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An interesting conversation recently took place among residency program directors in my field of Internal Medicine.

At issue was the declining pass rate of first-time test takers of the ABIM Certification Exam.

It’s a mouthful to say, but the ABIM exam is the ultimate accolade for internists; one is only eligible to take the exam after having successfully completed a three-year residency training period (the part that includes “internship,” right after medical school).

An easy analogy is to say that the board exam is for a doctor what the bar exam is for a lawyer. The difference is that a doctor can still practice if s/he does not pass–they might be excluded from certain jobs or hospital staffs; but certification, while important, is a bit of gilding the lily. [Licensure to practice comes from a different set of exams.]

There’s no doubt it’s a hard test. I was tremendously relieved to have passed it on my first try. Over the last few years, the pass rate for first time takers has fallen from ~90% to a low of 84%.

It may not seem significant, but for 7300 annual test takers, the difference in pass rates affects about 365 people–or one additional non-passing doctor for every day of the year.

In any event, we program directors have taken note. And the falling pass rate has raised questions:

  • Has the test increased in difficulty? No, says the ABIM.
  • Are the study habits of millennials not up to the level of Baby Boomers and Gen X’ers? Now you may be on to something.

One concern that has a ring of truth to it is that young doctors have become great “looker-uppers,” and have lost the sense of what it’s like to actually read and study medicine. While doctors enter the profession with a commitment to lifelong learning, some of us fear that the young folk only go far enough to commit to lifelong googling.

Another key point: in today’s era of restricted work hours, something has to give. Too often, when residents must complete the same amount of work in a limited amount of time, what’s sacrificed is the didactic portion of the education: the stuff we do by running through case after case, discussing subtleties and action plans. When time is limited, the work’s simply gotta get done.

There’s even a term that describes this phenomenon: Work compression.

John H. Schumann, MD is a general internist and medical educator at the University of Oklahoma School of Community Medicine in Tulsa, OK . He is also author of the blog,GlassHospital (@GlassHospital), where this post originally appeared.

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13 Responses for “Why Are So Many Younger Doctors Failing Their Boards?”

  1. Genius says:

    They are being dumbed down by the HIT devices they are forced to use. I see this every minute of every day.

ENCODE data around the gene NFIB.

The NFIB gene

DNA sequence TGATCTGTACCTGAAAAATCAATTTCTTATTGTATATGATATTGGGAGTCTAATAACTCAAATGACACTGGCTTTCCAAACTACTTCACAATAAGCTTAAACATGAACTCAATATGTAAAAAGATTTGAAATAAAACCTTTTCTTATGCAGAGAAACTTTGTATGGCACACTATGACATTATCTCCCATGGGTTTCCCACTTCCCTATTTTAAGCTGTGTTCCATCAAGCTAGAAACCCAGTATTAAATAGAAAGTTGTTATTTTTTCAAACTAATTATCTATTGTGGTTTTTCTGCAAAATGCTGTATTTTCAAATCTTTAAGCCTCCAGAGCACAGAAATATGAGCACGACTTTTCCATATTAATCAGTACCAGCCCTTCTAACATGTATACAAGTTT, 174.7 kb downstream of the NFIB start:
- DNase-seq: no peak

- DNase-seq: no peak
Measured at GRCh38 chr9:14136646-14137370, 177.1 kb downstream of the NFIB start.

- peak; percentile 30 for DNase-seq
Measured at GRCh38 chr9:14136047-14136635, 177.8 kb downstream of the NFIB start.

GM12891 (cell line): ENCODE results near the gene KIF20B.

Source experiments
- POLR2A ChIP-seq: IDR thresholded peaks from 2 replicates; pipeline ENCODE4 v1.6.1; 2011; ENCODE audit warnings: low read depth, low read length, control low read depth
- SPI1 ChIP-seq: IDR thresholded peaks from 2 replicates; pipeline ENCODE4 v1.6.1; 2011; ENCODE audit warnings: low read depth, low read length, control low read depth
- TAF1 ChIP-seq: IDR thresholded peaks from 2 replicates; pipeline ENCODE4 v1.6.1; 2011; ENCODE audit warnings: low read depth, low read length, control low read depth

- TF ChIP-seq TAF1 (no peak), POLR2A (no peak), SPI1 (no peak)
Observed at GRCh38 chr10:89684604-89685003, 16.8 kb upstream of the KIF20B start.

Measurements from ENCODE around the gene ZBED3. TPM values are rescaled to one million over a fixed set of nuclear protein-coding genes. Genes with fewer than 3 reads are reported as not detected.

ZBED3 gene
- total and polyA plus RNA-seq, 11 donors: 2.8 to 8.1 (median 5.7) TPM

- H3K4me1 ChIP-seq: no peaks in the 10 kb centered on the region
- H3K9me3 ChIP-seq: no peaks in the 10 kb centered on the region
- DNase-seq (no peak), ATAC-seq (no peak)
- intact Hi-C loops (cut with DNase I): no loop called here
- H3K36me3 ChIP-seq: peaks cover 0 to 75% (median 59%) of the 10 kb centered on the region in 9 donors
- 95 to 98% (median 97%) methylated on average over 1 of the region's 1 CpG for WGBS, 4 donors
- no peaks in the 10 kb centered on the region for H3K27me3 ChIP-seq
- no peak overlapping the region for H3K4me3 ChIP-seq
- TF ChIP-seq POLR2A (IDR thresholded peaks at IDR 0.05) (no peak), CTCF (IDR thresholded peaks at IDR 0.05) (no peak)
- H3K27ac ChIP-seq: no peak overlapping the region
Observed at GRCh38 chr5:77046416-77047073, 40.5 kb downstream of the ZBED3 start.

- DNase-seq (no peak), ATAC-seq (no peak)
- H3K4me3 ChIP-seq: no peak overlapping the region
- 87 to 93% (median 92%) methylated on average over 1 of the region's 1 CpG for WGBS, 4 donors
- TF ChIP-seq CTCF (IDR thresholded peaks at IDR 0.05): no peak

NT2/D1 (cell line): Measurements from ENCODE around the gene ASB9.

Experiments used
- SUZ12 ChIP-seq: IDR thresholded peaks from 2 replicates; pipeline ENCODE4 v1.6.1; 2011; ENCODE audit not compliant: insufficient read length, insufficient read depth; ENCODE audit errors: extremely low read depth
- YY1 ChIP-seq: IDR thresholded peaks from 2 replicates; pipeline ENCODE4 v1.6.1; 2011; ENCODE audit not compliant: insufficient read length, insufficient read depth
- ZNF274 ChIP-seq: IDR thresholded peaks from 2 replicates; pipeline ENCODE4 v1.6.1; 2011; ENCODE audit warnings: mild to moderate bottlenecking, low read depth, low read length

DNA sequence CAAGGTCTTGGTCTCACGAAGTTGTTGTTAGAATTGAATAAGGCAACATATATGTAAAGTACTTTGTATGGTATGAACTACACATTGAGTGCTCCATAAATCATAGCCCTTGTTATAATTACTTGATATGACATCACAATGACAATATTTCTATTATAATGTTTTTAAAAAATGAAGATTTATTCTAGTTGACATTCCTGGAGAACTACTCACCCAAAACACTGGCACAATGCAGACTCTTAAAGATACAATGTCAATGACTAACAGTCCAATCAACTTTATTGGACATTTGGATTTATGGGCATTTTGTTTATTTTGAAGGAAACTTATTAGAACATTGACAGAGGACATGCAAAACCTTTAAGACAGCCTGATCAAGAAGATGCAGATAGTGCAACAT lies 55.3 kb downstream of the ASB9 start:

Nurses have become stupid (but good clickers), interns know nothing (thye use their smarties to look up), students think the computer is the patient, and folks like Topol [pontificate about HIT innovations but never examine or manage patients in the clinic.

    Even former ONCHIT Chief Blumenthal settled a med mal case in which the results were in the computer but no one saw them.

  2. r13 says:

    @Genius – dare I say, that was…genius.

    I agree re Topol – these health IT guys go on about the benefits of technology and are removed from real practice.

    And working in a VA, the issue of ‘it’s in there’ takes on a whole new meaning. Home organizer Barbara Hemphill has an expression she uses to explain the importance of getting rid of paper – ‘if you have it but can’t find it, it’s the same as not being there’.

    And to the article and Bubba’s points – there are only so many hours in the day. Add societal and millenial ADD, plus the availability of Google, and you get a real laziness-piecemeal thinking-lack of hours to learn what is needed trifecta.

    And this only adds to the ordering a pile of tests-stuck with our face in the keyboard-going through the industrial factory line of patients issues that current practitioners are already dealing with. Not sure how we bring some of the humanity, laying of hands, and broad knowledge back to the care of people.

  3. Happy Hospitalist says:

    What affect is lower objective academic standards for med school acceptance to increase diversity having on the objective success rate down stream? Perhaps it’s something to study and define.

    http://thehappyhospitalist.blogspot.com/2011/01/medical-school-acceptance-rates-by-race.html

  4. legacyflyer says:

    Or perhaps the exam is harder.

    What did you expect the ABIM to say?

  5. Vinny Arora says:

    Interesting post- I did hear the question banks did need to get refreshed after a board review cheating scandal a few years ago…

    infusing new questions into the pool (esp if they did not have time to test the questions) could make the test harder…just a thought. it does not likely explain everything, but its just something to consider.